History Class 12 Notes [Chapter-8;राजा,किसान और जमींदार]
This history is class 12 notes. In this, you have been written all those points which are very important for you. you re always asked questions from these points in the exam.
All the points which are important from this chapter are taken and you must read such a time. Once you have read like this, you have read the entire chapter. If you want to read it in Hindi, then the PDF is also given, you can download it and read it.
History notes class 12 notes are available for all the chapters, you must read these points.
Class 12 history notes are also available in PDF. You should also check it once. Notes of all the chapters are available in PDF. Pdf is given below👇
Memory Point: –
- During the sixteenth seventeenth century, about 85 percent of the people in India lived in villages.
- Both small cultivators and Bhumihars – Sambhrata were both associated with agricultural production.
- The basic unit of the agricultural society was the villages in which the farmers lived.
- The main sources of agricultural history were written under the supervision of the Mughal court.
- Documents of Gujarat, Maharashtra, Rajasthan, and East NDA Company is also a source of this tomorrow.
- Raiyat, Mujariyan, kast – kast – are the words used for Kisan.
- Monsoon was the backbone of Indian agriculture.
- Cultivation was done during two main cycles of the season.
- In the medieval period, agriculture was dependent on rainfall, but artificial measures were also adopted for irrigation and by the city, water from the wells, and canal.
- In medieval India, cultivation was not done only for the passing of labor, but in the sources, we often find such labels as gins-e-Klim (the best crops). For example cash crops like sugarcane, cotton. Oilseeds and pulses also used to come in cash crops. Cotton was grown on the soil of the Madhyam Bharat Mdkshani plateau. While Bengal was famous for sugar.
- Vegetables like tomato, potato, and chili, Annas, and Papaya was brought to India in the world.
- There were three Ghatakas of the rural community – the Khetihar Kishan, the Panchayat, and the head of the villages (Mukaddaj or Mandal).
- Occasional compositions use the word wild for those living in the forest.
- A book is written in the seventeenth century in Marwar discusses the Rajputs as farmers.
- In villages where people belonging to many castes lived, diversity was often found in the panchayat.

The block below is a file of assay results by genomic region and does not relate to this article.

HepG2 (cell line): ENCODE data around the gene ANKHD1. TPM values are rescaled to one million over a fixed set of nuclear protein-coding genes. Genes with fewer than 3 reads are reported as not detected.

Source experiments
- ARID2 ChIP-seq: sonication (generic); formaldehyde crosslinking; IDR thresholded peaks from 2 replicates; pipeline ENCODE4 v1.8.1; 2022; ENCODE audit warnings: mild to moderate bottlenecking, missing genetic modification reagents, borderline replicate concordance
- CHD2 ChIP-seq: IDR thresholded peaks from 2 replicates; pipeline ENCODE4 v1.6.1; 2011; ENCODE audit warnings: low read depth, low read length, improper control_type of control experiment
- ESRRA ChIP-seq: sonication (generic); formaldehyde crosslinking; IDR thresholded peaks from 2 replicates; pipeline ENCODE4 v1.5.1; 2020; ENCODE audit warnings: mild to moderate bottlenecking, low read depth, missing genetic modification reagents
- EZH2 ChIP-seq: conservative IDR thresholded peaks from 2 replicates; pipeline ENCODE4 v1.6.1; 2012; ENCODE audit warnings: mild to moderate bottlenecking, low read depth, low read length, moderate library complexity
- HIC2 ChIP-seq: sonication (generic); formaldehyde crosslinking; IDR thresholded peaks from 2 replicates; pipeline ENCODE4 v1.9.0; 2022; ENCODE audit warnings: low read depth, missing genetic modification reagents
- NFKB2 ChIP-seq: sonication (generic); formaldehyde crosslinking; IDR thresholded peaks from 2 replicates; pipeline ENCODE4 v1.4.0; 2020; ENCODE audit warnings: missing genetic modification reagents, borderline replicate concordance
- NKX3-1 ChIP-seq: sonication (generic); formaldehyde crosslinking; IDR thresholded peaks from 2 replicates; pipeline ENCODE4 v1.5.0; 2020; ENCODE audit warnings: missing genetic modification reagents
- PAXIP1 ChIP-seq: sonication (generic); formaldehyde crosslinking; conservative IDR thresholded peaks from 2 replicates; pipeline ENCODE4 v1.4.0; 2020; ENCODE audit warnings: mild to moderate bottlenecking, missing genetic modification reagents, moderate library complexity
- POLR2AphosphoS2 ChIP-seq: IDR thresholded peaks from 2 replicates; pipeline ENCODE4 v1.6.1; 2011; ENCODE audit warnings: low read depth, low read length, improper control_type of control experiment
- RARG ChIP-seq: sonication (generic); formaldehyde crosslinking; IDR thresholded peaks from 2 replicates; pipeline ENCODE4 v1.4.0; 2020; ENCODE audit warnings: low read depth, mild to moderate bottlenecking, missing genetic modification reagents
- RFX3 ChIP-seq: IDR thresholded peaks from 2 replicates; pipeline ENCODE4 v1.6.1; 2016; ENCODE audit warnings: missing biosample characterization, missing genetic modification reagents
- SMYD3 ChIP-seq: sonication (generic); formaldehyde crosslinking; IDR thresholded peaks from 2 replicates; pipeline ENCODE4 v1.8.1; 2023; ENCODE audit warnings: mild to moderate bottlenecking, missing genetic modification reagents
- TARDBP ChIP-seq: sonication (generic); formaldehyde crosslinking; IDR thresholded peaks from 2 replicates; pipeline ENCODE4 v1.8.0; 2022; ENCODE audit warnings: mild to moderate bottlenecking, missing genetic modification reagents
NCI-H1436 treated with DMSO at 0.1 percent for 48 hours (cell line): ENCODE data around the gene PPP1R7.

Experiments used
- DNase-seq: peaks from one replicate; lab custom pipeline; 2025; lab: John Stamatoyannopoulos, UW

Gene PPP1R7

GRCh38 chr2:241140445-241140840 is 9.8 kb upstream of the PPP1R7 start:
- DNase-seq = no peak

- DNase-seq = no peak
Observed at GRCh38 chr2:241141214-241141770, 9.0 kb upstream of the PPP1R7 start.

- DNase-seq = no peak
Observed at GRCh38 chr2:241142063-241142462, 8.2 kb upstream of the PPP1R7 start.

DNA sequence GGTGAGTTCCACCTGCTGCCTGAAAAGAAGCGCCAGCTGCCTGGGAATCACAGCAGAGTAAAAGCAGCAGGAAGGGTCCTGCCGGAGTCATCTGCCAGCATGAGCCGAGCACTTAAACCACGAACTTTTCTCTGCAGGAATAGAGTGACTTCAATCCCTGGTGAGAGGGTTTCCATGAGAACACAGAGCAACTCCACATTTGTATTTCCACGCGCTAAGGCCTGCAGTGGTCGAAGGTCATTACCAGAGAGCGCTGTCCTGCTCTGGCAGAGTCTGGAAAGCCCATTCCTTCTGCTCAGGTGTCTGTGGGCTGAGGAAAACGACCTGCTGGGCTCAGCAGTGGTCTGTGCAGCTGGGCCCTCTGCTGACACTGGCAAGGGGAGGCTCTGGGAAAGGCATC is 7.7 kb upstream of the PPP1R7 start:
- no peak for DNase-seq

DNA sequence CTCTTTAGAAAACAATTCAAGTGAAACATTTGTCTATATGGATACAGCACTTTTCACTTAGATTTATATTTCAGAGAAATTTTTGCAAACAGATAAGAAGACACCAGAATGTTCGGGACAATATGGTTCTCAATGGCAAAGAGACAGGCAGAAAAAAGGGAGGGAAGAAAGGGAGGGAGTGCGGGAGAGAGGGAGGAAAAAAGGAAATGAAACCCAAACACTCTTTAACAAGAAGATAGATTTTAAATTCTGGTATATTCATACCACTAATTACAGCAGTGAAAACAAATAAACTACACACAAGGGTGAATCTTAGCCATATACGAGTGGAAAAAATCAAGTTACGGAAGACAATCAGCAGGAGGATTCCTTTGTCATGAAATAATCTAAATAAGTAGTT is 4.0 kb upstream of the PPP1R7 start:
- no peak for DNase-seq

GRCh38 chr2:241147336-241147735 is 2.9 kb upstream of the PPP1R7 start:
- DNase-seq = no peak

- Apart from the village panchayat, every caste of the village had its panchayat.
- In rural society, it was difficult to distinguish between farmers and artisans.
- In the agricultural society, women worked shoulder to shoulder with men, working in the fields, such as sowing and harvesting, as well as the grain of the rice crop was a nickel.
- Zamindars used to give some special kinds of services to the state.
- The personal land of the zamindars was called ownership.
- Social relations in the Mughal era as a permit.
- In the Middle Tomorrow, there were two stages of the provision of land revenue – tax assessment and actual collection.
- Farmers were a major section of rural society and the entire administration and monarchy were based on the revenue collected from it.
- Joveatri Careri, a traveler from Italy who passed through India in about 1690, has given a lively picture of how the silver used to reach India through all over the world.
- Due to increasing profits in animal husbandry and horticulture, castes like Ahir, Gujar, and Mali rose above the social ladder.
- Jazmin 18th century sources state that in Bengal the zamindars used to give blacksmiths, carpenters, goldsmiths, etc. daily allowance and cash for food in exchange for their service. This system was called Jajmani.
- The powerful people used to take crops on the issues of villages and exploited the weaker sections.
- Mansabdari Vavastha was a military-bureaucratic system (Mansabdari) at the apex of the Mughal administration. On which was the responsibility of military and civil affairs of the state.
- During this period, due to the presence of workers, the abundance of land, and the mobility of the farmers continuously expanded. The irrigation works used to get the help of the state.
- The deposit was the fixed amount and the amount recovered.
- The officer who collected the revenue was called Aamil Gujar.
- Akbar got the land classified due and determined the Rajsawa accordingly. And Polar, Paroti, Chachar, and Banjar.
- Akbarnama is a historical document composed by Abul Fazl of Akbar’s period in three volumes. In-e-Akbari is a part of such.
- Ain, compiled in five parts (documents), gave details of Akbar’s court, administration, organization of the army, sources to Rajswa, the geography of pharaohs, literary, cultural, and religious customs of the people.
- Classification of land under Akbar’s rule – Polaj is the land in which one crop of one crop was cultivated annually and which was never left vacant. Perotti is the land on which farming was stopped for a few days so that it could regain its lost strength. Chachar is the land that is empty for three and four sections, barren is the land that has not been cultivated for five or more years.
- Mismatches related to Ain and discrepancies in numerical data have been found.
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